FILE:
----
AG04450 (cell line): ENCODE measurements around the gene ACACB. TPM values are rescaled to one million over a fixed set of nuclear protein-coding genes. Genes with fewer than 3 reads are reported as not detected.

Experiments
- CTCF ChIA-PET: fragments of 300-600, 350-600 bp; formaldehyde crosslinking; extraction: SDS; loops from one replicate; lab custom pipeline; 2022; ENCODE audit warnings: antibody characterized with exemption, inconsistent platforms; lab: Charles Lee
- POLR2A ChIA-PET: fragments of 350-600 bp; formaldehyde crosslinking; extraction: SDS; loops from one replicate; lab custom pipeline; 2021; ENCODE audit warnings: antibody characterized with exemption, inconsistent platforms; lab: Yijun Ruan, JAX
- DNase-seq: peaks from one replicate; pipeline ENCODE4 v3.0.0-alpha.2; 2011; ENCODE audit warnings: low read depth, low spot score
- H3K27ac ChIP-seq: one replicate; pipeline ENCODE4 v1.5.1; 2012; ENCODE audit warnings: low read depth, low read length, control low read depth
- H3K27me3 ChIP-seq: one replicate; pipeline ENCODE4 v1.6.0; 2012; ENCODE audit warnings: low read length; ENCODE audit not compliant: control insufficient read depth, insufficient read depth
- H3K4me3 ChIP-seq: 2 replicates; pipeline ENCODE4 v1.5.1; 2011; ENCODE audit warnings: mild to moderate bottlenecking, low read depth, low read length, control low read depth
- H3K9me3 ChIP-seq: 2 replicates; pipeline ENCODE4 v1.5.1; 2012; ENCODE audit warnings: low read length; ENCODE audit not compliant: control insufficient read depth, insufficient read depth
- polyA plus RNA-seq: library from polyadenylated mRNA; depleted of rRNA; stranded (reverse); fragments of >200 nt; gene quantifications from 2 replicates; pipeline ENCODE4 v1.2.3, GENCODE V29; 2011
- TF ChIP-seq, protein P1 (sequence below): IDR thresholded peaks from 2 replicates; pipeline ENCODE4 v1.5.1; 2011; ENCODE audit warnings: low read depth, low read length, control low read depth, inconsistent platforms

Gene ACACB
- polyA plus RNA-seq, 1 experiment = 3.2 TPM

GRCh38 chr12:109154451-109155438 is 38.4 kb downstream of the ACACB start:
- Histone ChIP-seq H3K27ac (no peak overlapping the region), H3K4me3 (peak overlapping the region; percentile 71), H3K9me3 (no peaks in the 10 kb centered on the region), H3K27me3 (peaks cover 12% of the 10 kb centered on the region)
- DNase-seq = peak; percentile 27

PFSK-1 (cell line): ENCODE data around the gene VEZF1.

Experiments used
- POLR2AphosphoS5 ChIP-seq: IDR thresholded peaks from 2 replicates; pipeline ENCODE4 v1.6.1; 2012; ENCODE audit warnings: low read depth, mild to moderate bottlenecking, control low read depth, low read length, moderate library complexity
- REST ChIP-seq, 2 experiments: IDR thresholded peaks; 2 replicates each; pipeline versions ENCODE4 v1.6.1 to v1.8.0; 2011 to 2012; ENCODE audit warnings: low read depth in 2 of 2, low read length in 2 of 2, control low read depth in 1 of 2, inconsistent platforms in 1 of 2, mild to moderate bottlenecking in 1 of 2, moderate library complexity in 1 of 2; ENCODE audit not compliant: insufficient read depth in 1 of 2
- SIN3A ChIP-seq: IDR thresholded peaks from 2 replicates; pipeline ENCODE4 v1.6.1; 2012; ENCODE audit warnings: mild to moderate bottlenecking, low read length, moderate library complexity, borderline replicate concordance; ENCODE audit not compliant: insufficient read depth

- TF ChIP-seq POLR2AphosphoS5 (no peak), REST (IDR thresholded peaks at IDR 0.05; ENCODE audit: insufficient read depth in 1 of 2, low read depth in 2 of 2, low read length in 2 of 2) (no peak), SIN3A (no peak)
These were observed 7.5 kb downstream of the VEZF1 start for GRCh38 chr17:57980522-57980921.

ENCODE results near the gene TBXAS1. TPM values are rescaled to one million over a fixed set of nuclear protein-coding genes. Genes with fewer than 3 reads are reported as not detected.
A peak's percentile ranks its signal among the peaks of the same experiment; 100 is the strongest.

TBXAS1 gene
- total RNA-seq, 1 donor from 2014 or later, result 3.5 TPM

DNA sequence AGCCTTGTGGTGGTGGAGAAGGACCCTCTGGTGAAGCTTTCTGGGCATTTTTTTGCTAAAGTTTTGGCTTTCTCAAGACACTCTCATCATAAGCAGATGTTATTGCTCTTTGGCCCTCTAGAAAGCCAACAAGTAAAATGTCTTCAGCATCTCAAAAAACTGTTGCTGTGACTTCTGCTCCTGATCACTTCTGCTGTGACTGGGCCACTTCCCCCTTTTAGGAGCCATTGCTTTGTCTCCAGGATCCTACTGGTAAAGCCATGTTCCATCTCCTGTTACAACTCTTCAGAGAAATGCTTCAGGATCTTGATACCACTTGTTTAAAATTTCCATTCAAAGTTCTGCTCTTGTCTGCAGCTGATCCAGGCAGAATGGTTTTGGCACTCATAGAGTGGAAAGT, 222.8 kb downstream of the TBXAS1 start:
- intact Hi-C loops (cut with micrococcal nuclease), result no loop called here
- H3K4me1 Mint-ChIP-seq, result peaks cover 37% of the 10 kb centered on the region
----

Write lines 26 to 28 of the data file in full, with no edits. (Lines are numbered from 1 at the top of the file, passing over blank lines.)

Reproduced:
TBXAS1 gene
- total RNA-seq, 1 donor from 2014 or later, result 3.5 TPM

DNA sequence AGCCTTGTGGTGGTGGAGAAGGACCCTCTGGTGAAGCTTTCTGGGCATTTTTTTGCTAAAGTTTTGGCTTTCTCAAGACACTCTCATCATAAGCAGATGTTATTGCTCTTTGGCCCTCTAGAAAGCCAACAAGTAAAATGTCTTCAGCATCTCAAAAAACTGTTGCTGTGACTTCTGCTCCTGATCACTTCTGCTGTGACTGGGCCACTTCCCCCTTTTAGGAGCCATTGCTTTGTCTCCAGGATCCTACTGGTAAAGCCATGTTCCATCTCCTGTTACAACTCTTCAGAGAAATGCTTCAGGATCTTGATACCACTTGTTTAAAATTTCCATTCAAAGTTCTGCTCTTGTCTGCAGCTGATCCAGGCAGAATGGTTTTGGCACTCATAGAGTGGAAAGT, 222.8 kb downstream of the TBXAS1 start: